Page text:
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In one life: the memoirs of a third world civil servant

Kamal Siddiqui

We also had many in our own age group to play with. On a hot summer day, before lunch, it was always time for a swim in the Gangina (rivulet) at the outer boundary of the village. That meant taking off all clothes and getting into the fast current of the canal and swimming to our heart’s content. In the evening, it was mostly ha du du again by the side of the Gangina. When I later returned to nana bari as a grown-up man, to find the Gangina of my childhood much reduced, I enquired about my co-swimmers. They had mostly become agricultural day labourers. Some of the luckier ones had become industrial workers in Narayanganj. Far removed were the carefree scenes and pastimes of childhood.
In those days, water-borne diseases were quite common, Syedpur being a low-lying area. The only hand pump in the village would often go out of order and contaminated water also got into it sometimes. While water for drinking would be boiled and treated with alum in richer and educated households, which were few and far between, most households of Syedpur drank the untreated water despite warnings from my nanaji. So, the outbreak of cholera was quite common in those days. Once when I returned to Syedpur after a year, I came to learn that one of my good friends had fallen victim to this dreaded disease. It was perhaps my first encounter with death and hence extremely painful. As if this were not trauma enough, in the village graveyard I also came across his skull, which the rain water had flushed unceremoniously out of his grave.
We had to go to the qari sahib (the religious instructions teacher) in the mosque to learn Arabic and the suras (verses from the Qur’an). Since he knew that we were guests in the house of the union board president, he did not cane us much, only once in a while, perhaps in order to keep some parity with his treatment of other students. However, he fed us with a lot of horribly wrong information during our discussions with him. First, according to him the sun revolved round the earth. Second, women were the original source of sin. Third, at the feet of husbands lay the heaven of the wives. Only years later did I learn that none of these had anything to do with Islam.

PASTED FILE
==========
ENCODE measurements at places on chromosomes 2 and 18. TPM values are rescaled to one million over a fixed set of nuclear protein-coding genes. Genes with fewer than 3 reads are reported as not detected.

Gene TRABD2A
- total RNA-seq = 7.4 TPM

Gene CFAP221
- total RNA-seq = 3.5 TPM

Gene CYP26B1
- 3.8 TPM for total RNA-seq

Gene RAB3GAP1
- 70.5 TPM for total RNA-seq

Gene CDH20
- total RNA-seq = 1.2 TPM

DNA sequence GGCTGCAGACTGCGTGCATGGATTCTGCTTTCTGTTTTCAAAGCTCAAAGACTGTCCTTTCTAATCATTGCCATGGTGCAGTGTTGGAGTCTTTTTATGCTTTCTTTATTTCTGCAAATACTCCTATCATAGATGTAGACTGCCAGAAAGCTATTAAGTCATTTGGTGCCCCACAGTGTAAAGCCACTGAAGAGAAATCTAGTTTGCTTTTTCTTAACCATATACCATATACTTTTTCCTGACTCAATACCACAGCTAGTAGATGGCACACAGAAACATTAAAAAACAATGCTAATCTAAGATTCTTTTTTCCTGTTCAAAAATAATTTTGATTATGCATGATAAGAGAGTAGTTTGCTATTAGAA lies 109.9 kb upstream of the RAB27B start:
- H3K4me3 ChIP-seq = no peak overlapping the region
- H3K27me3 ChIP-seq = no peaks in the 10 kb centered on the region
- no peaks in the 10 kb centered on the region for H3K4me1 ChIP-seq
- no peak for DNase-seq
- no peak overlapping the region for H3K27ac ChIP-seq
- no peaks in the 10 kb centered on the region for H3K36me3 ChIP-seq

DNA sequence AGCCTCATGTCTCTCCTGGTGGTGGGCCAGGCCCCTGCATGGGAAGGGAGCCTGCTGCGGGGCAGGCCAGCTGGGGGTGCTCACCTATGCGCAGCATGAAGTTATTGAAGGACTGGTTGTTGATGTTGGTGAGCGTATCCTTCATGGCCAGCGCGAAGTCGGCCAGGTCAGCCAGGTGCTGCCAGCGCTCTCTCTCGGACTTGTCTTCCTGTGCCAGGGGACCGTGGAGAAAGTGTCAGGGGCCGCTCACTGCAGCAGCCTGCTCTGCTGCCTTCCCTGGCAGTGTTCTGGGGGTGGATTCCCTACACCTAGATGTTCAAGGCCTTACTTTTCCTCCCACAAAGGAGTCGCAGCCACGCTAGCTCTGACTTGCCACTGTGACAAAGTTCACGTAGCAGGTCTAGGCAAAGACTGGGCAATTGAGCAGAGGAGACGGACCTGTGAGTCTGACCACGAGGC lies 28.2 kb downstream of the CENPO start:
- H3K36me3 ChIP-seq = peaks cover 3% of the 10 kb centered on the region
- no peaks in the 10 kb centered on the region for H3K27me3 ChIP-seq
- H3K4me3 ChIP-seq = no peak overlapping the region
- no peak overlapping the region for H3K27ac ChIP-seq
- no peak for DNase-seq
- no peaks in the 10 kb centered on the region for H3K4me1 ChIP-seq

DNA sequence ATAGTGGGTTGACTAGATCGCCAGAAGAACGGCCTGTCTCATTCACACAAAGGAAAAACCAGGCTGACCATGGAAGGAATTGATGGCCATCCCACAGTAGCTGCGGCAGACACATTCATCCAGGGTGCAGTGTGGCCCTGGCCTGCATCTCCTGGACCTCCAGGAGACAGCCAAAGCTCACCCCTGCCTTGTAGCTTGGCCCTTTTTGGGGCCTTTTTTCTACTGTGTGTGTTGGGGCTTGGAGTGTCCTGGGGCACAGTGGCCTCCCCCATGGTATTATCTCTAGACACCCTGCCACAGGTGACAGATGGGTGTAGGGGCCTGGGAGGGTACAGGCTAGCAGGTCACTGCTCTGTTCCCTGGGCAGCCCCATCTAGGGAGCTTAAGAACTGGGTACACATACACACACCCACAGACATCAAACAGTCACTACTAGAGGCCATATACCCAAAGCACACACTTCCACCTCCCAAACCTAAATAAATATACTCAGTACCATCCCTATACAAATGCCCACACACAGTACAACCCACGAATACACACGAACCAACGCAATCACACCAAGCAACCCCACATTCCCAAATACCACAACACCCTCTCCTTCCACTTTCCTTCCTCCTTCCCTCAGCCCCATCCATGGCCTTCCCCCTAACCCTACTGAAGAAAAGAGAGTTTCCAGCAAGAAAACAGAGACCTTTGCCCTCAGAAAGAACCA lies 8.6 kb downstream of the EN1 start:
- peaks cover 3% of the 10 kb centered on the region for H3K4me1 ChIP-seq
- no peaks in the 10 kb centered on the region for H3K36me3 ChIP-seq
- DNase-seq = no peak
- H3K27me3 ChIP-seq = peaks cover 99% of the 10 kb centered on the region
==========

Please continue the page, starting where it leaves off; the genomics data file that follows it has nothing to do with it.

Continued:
It was at this time that I came across a song and an official related to jute. One important line of the song was ‘Nailla Uraiya Nilo Chaura Loker Man’ (The jute has swept away the dignity of the people of the alluvial land). The official was the PLA (public loan assistant) whose job was to implement the government policy of restricting the jute acreage. The PLA for nanaji’s union lived in Syedpur. I did not understand why the jute acreage had to be restricted at all since I would see many villagers approaching him with folded hands to leave their jute fields outside the restriction and he had acquired the reputation of making money out of granting favours in this regard. It was only much later that I understood that in order to reduce the wide fluctuations in the price of jute from one year to another, the government went for restricting the jute acreage, lest the cultivators suffer from low prices due to over-production. Indeed, over-production and low jute prices ruined many farmers, and hence this song.

From village to small towns
In late 1951, Abba was posted to Netrakona as sub-divisional controller of food. We had a lovely and spacious tin-roofed house in the so-called Sahib Para (officers’ neighbourhood) on the bank of the Mogra. Behind our house was a large playground where football matches were regularly held Sundays. Before my admission to the school, my favourite pastime had been watching football matches in this playground. I wondered why the players at half-time would take a lot of lime. I also failed to understand why most players were barefooted and only a few had boots on. I observed that every team had different jerseys and that star players were more interested in exhibiting their individual skills, particularly in dribbling, than in short passes and teamwork.
I thoroughly enjoyed the exchange of provocative comments and occasional brawls breaking out between the fans of the opposing teams, and sometimes the police would have to intervene with a light lathi charge to disperse the unruly crowd. However, it was the decision of the referee in one of the matches that enthralled me. A player had committed a serious foul but he not only refused to accept that in good grace but also prevented the free kick awarded by the referee from being delivered. At this point, the referee blew his whistle, called the player in question and thundered in English in a loud voice, ‘Get out of the field’. This was my first acquaintance with a complete English sentence, and I would often repeat it, lest I forgot.